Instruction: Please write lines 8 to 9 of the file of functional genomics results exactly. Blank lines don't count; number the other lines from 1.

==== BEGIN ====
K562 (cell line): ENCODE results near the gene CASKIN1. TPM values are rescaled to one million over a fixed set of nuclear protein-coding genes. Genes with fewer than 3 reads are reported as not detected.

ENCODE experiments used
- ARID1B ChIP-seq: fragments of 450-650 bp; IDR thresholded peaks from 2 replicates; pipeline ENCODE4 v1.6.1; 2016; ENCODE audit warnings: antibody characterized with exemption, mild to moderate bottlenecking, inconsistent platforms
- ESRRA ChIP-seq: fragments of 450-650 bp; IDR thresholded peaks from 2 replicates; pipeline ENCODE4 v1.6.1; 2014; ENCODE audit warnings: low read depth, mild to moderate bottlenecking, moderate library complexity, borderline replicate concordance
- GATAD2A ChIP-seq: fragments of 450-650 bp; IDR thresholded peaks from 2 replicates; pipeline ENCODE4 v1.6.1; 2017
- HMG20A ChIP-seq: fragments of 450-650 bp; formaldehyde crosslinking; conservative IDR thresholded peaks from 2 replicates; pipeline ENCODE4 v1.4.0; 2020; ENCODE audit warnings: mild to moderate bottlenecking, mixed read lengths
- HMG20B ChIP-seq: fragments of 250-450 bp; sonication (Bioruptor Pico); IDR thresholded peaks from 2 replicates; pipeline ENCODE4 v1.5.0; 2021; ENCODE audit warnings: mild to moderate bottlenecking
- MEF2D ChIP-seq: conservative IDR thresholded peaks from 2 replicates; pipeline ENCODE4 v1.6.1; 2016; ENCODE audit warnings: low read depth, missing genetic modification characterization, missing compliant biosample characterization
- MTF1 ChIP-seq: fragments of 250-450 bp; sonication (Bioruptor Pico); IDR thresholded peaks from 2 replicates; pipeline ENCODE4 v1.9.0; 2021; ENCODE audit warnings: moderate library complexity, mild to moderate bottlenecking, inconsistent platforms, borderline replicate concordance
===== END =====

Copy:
- MEF2D ChIP-seq: conservative IDR thresholded peaks from 2 replicates; pipeline ENCODE4 v1.6.1; 2016; ENCODE audit warnings: low read depth, missing genetic modification characterization, missing compliant biosample characterization
- MTF1 ChIP-seq: fragments of 250-450 bp; sonication (Bioruptor Pico); IDR thresholded peaks from 2 replicates; pipeline ENCODE4 v1.9.0; 2021; ENCODE audit warnings: moderate library complexity, mild to moderate bottlenecking, inconsistent platforms, borderline replicate concordance